Minor histocompatibility antigens (mHA) are peptides derived from normal cellular proteins presented by major histocompatibility complex (MHC) class I and class II molecules. Following allogeneic hematopoietic stem cell transplantation (HSCT), recipient mHA are recognized by donor T cells and become the primary targets of graft-vs-host disease (GVHD). To the extent that mHA are expressed on leukemia cells, these antigens also become important targets of graft-vs-leukemia (GVL) following HSCT. Several well-defined mHA are encoded by genes on the Y chromosome, and CD4+ and CD8+ T cell responses to HY antigens following allogeneic HSCT can mediate GVHD and GVL. Using HY proteins as a model for human mHA, previous laboratory studies in this project demonstrated that male patients engrafted with stem cells from female donors frequently develop antibodies that recognize Y-encoded proteins after transplant. HY antibodies typically develop 4-8 months after transplant and do not occur in patients who receive stem cells from gender-matched donors. HY antibodies persist at high titer for prolonged periods and are significantly associated with the development of chronic GVHD. In studies described in Project 1, these observations led to the evaluation of B cell directed therapy with rituximab for patients with steroid resistant chronic GVHD with promising clinical results. Although these observations suggest that antibodies specific for mHA play a role in chronic GVHD, the mechanisms whereby HY antibodies contribute to tissue damage in affected organs have not been elucidated. To better define the role of B cells and antibodies in the pathogenesis of chronic GVHD, proposed studies in Project 3 will develop new genomic and proteomic approaches to define the spectrum of antibody targets in patients with chronic GVHD and to identify clinically relevant new mHA. Proposed studies will also examine B Cell Activating Factor (BAFF) as a potential biologically relevant marker of chronic GVHD and define the mechanisms whereby B cells and antibodies interact with T cells and contribute to GVHD and GVL following HSCT. There are 4 Specific Aims in Project 3. 1 .Define the spectrum of B cell target antigens in patients with chronic GVHD. 2. Identify novel mHA through genomic comparisons of HLA-identical recipients and donors. 3. Determine whether soluble BAFF levels accurately predict the development of chronic GVHD. 4. Define the mechanisms whereby B cells and antibodies contribute to the development of tissue damage following allogeneic HSCT.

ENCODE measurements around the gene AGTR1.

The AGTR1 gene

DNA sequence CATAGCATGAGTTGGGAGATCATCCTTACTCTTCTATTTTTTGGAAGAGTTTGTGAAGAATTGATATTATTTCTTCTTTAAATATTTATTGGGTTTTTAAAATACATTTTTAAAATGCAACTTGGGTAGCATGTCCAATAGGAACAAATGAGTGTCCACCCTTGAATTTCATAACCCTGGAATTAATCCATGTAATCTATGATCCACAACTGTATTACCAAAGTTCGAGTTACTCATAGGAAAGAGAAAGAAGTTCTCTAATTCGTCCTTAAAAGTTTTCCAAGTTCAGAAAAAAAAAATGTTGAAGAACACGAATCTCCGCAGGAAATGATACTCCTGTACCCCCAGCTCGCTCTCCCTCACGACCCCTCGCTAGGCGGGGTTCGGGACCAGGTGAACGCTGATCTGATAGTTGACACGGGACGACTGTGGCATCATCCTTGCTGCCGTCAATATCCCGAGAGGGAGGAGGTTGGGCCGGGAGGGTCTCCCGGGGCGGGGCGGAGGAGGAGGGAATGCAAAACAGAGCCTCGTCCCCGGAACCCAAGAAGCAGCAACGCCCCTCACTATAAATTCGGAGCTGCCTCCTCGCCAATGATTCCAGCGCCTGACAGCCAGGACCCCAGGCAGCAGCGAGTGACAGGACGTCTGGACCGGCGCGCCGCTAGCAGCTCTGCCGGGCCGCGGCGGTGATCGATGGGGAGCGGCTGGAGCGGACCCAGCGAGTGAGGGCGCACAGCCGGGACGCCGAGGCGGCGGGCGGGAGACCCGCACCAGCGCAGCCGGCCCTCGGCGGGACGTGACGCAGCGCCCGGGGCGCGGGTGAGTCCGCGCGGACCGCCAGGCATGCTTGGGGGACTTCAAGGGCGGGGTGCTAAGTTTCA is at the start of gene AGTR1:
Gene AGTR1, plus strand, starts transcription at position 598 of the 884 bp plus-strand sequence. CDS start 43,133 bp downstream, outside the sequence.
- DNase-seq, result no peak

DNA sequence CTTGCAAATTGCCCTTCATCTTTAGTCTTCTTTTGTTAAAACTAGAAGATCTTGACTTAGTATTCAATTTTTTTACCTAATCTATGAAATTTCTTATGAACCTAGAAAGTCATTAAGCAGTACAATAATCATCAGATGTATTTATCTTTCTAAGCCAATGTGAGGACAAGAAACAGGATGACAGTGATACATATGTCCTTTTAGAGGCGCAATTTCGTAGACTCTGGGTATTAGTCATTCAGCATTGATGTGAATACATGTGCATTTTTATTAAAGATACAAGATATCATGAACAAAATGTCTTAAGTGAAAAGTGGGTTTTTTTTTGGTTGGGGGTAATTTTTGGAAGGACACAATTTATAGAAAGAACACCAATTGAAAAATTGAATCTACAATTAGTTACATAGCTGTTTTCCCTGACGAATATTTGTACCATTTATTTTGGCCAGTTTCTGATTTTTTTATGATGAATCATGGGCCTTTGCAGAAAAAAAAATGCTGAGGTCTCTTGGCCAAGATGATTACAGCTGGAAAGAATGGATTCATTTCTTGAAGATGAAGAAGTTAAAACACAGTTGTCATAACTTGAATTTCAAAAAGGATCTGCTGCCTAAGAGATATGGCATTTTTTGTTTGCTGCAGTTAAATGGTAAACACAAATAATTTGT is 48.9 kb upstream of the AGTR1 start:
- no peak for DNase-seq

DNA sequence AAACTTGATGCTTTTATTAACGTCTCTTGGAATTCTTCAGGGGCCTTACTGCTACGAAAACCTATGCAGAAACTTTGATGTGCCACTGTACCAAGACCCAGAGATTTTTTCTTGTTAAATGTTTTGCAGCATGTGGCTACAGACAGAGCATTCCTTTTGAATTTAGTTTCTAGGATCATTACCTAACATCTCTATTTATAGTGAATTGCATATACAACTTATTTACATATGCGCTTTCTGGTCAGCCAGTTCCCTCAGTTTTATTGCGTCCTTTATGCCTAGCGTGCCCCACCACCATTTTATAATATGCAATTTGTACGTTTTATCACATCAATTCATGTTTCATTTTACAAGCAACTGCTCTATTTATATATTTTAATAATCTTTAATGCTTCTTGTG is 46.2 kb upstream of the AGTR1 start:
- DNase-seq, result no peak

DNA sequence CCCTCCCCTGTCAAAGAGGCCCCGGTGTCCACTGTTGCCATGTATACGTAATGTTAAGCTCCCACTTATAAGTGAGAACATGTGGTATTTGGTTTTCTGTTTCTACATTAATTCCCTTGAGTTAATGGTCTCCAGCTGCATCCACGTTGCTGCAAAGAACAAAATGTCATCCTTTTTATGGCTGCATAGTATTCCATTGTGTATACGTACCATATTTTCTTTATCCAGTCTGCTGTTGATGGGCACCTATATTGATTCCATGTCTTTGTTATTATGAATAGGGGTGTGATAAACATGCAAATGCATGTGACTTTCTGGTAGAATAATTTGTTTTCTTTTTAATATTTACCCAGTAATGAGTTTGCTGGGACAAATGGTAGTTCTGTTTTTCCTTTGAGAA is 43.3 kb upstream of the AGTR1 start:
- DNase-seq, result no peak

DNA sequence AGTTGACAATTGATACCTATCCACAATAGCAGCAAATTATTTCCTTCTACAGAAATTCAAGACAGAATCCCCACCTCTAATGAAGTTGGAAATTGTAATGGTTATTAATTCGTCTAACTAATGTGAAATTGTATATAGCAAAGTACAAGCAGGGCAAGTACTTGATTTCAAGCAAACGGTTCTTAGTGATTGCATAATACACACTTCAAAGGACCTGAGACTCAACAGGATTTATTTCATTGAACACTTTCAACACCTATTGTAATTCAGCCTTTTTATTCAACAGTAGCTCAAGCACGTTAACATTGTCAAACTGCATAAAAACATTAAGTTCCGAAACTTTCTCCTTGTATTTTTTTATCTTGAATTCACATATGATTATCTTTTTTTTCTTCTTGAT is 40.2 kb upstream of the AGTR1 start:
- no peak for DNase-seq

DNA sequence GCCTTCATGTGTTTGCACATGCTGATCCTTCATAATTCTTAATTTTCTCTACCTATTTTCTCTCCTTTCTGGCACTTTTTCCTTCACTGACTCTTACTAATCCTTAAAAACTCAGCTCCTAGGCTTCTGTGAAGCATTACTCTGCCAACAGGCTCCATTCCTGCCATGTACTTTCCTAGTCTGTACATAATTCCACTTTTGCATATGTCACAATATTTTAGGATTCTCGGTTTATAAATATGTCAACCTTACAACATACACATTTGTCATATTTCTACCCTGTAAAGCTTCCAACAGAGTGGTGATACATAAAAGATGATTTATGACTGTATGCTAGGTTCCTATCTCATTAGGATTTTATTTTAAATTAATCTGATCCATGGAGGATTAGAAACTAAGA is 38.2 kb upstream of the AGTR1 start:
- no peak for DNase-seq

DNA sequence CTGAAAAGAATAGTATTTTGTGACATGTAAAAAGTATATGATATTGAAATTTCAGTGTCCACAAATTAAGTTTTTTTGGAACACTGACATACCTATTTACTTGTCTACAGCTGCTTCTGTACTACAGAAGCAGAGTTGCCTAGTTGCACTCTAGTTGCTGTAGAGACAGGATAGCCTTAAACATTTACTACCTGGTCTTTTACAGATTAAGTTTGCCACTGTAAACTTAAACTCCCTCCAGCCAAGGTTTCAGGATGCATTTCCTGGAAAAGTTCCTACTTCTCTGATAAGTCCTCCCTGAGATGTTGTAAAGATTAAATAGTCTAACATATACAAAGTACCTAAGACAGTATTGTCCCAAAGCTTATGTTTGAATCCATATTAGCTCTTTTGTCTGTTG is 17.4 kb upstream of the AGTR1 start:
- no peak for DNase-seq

Public Health Relevance

Acute and chronic GVHD result from recognition of recipient cells by donor immune cells after allogeneic HSCT. Although GVHD occurs frequently and leads to substantial toxicity, few specific antigenic targets have been identified. Previous studies in this project demonstrated that both donor B cells and T cells contribute to chronic GVHD. Studies proposed in this project will develop new methods to identify specific targets of donor B and T cells and will determine how these cells cooperate to cause tissue injury.

National Institute of Health (NIH)
National Cancer Institute (NCI)
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Heart, Lung, and Blood Initial Review Group (HLBP)
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Dana-Farber Cancer Institute
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